In that space between sleeping and waking, in this blue green breezy world of Rivendell, I became aware that I felt held, like lying in a hammock. This retreat place on top of a treed hill looked down it seemed over mountains: white, green, blue. In my imagination I began to move out over the sky. The hammock now felt like I was lying in a blanket similar to what must have come down from heaven in the story of St. Peter and the un/kosher animals. I felt peaceful, even exhilarated.
My overworked, overstressed exhaustion seemed to drain from my mind and body. The blanket then seemed to harden into a sieve, like an old bed with no mattress but bendable. On every updraft and landing, something fell from me through the sieve. It was like the junk from my life was falling away. I now turned and seemed to take a more active role in my movement.
It felt like I was gliding like a bird among the trees, looking down upon the distant mountains and ocean. I felt purified. I felt free. I unclenched my jaw and arose to write, shivering from the cool wind coming in through the window over the desk. A net of peace fell over my emotions. Everything would be OK in its time. I felt held.
The cedar-paneled room was in the basement of the institution. I was led there on a personal artist tour. An altar was set up with Bible and candle. Some chairs were in the small chapel space. Floor to ceiling framed photos lined one wall. The disabled guests here are remembered after they die. They each know that they will not be forgotten. It gives them comfort. I felt in awe of such respect and love but was not willing to be part of that group. It was God who made this space holy.
Another room surprised me with its presence in a different institution. Again I had had a personal tour to a room I did not know existed. A locked wood and glass cabinet was here. Books all bound the same; each had one name. Our conversation, for my benefit, was about a specific doctoral candidate’s thesis. But the door key was not found. Here too each person special to the group was honoured. These leaders were God chosen.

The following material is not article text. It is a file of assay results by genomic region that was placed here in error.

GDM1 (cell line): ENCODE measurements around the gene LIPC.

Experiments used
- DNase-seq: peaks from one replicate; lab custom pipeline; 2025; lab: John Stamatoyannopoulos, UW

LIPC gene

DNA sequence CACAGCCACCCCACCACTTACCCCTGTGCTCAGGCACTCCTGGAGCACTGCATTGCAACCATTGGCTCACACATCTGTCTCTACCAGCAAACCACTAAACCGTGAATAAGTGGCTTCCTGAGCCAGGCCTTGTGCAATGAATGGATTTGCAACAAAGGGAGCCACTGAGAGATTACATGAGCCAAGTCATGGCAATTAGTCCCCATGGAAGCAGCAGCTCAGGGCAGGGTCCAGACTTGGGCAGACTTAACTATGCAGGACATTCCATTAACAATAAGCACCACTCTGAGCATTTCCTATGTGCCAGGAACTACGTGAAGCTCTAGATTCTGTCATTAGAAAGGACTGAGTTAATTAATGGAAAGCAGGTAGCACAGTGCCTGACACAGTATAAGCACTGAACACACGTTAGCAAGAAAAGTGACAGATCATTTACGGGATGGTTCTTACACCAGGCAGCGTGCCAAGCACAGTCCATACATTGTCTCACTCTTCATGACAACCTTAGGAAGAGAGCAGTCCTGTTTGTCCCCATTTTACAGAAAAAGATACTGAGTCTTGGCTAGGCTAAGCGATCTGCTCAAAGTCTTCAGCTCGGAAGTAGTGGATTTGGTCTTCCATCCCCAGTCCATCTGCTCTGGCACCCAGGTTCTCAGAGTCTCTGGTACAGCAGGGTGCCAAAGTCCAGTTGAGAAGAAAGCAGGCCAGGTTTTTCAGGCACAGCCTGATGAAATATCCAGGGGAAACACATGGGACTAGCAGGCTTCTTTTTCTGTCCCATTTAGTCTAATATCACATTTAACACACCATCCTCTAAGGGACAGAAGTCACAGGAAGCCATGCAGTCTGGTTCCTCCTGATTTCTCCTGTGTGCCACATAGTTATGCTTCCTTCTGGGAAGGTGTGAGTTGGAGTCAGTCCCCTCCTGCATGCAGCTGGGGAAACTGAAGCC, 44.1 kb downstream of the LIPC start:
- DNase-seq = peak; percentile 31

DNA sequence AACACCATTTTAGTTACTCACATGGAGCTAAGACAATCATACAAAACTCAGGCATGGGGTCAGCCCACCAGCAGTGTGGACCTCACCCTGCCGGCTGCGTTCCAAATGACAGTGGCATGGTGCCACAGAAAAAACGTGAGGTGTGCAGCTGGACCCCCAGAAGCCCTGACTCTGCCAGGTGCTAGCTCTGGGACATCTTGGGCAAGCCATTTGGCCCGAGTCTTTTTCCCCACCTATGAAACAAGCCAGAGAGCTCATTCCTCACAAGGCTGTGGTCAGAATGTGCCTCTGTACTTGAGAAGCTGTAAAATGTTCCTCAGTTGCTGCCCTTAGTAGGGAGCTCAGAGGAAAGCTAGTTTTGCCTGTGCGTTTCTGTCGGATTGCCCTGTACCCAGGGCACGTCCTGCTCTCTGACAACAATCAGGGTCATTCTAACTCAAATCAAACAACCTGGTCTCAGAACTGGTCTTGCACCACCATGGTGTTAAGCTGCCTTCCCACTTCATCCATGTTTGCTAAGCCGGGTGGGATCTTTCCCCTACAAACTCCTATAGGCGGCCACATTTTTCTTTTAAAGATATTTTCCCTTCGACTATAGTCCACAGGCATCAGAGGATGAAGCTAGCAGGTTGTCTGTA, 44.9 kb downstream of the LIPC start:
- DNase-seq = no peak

These two spaces caused me much thought. The visits were 4 years apart. My mind and heart saw their similarity only now. The first honoured the lowly of our society. It brought me to tears. The second storied tour inspired sadness. I would have liked to have been included in that group one day but was not willing to pay the price for entry here either. I am not of the most disabled lowly nor one of the elite doctoral academics. Both are equal in God’s economy. Only God knows how I will be remembered.
A raised cement labyrinth on a grassy area behind a sold building causes me to wonder if that neglected space would still be holy. Another labyrinth painted on tarmac shines barely visible as children play nearby. Does holiness come and go according to the use of the space?
What makes a place holy? I knit and pray in my garden room by the window. It seems that a place called Lourdes in France where lots of healings are reported to have happened would be called holy. A great place that lays over land and sea too is deemed holy as kings have been buried there. St. Columba founded this Iona Abbey in Scotland. Are some places more holy than others? Do more prayers get answered there?
We honour God and God shows up. Or perhaps God honours us so we can show up. The Celts called these spaces, thin places – landscapes where the kingdom of God has broken through the earth. Are they locations where the Spirit has broken through the hardness of the human heart? Is holiness a feeling that happens in God’s presence? This is what I ponder this third week of Advent.
What do you think? Have you experienced a holy place or a holy feeling?